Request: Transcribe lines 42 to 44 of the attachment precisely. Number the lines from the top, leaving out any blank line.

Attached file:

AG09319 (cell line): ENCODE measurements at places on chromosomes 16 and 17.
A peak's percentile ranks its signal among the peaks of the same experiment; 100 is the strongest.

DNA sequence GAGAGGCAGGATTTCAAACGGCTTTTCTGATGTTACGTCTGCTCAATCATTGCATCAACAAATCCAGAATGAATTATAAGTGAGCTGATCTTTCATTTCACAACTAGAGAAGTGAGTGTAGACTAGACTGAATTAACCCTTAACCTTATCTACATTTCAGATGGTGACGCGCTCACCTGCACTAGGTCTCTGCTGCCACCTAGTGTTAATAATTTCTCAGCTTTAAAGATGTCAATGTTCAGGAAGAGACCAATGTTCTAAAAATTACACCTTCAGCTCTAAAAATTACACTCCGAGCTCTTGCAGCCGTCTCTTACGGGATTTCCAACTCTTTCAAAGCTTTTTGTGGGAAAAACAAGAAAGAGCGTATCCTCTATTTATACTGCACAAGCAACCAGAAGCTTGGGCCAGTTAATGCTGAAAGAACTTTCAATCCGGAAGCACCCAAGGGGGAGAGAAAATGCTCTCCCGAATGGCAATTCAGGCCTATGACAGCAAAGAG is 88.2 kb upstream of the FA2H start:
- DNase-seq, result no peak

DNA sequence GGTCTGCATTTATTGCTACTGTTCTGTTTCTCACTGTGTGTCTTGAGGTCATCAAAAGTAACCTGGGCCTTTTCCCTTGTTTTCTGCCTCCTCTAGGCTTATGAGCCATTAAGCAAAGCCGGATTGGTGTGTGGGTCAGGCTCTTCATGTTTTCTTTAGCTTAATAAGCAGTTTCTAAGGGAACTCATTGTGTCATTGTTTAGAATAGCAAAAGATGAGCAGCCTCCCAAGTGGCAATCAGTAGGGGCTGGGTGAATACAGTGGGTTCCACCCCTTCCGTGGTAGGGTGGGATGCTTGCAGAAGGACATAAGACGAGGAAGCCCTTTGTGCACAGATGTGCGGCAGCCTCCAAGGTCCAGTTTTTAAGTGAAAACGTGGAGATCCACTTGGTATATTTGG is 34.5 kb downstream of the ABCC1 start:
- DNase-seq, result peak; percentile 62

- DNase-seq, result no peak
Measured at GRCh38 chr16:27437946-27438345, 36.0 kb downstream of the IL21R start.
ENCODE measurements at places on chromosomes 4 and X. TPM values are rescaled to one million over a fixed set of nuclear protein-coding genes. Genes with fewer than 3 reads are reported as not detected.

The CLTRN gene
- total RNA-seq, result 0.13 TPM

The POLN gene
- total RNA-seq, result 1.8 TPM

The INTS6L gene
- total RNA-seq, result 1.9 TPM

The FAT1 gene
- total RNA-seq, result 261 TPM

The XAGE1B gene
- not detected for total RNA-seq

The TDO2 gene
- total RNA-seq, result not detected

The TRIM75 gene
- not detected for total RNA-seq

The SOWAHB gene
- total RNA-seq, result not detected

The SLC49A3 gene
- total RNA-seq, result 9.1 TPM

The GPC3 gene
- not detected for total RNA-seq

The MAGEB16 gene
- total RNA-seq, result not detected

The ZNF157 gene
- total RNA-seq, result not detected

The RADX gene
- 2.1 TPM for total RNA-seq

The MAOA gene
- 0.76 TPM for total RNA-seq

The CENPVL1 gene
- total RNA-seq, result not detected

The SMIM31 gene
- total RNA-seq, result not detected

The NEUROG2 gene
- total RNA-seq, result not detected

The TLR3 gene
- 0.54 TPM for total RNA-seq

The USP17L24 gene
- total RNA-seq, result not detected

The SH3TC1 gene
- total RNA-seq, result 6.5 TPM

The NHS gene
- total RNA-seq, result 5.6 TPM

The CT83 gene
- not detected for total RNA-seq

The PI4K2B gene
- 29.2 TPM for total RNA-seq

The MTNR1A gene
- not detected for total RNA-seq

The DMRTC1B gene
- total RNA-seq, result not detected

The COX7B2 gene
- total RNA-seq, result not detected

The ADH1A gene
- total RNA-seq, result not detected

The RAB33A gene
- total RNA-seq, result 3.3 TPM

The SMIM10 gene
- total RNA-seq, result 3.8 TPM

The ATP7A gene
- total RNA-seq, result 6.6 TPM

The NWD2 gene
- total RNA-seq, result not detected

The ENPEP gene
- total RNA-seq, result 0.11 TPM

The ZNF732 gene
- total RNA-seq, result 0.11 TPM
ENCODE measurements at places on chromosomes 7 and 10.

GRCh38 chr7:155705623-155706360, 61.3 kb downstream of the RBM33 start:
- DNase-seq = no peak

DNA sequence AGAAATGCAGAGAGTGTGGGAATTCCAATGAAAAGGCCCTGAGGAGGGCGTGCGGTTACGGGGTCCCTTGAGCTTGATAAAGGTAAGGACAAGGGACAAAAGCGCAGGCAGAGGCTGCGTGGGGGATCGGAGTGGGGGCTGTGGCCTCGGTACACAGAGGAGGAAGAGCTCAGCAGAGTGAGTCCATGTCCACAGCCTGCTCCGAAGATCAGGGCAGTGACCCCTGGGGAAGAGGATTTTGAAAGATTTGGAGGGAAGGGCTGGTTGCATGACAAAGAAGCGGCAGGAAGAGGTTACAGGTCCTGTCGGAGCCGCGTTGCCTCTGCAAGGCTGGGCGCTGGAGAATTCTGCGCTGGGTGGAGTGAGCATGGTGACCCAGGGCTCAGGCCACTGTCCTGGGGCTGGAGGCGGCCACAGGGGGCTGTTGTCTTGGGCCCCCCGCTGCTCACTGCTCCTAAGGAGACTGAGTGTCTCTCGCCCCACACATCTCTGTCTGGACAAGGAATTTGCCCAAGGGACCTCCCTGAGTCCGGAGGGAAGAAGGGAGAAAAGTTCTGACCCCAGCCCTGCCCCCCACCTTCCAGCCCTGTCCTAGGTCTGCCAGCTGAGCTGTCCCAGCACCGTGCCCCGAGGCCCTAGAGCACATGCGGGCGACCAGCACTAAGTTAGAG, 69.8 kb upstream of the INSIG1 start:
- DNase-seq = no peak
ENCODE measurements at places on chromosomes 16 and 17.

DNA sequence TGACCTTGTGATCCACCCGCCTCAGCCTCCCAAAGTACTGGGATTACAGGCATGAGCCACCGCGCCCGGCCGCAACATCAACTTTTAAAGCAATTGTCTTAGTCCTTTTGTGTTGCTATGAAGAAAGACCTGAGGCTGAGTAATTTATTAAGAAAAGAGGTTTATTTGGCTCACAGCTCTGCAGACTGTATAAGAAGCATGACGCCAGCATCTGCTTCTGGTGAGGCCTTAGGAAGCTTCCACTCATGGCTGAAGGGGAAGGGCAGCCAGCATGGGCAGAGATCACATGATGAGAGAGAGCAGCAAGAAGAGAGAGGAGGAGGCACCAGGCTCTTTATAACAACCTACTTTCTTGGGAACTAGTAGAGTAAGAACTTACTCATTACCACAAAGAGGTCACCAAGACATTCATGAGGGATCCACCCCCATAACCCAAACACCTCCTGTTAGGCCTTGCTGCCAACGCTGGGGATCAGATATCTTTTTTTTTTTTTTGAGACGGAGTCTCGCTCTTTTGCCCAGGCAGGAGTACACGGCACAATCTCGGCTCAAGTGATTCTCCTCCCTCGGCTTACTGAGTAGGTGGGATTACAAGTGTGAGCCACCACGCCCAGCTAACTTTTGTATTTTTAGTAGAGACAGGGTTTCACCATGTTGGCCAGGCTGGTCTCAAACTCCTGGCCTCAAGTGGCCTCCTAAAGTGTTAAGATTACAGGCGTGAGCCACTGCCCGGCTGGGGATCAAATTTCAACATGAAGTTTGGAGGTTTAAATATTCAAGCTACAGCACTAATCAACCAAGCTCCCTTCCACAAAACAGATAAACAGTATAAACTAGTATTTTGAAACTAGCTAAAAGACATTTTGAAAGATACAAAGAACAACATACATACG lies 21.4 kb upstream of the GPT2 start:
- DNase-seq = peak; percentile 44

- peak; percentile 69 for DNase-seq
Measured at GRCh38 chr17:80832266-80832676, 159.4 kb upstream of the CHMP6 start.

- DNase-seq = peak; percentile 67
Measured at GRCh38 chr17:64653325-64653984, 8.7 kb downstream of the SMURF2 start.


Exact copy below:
The NEUROG2 gene
- total RNA-seq, result not detected

The TLR3 gene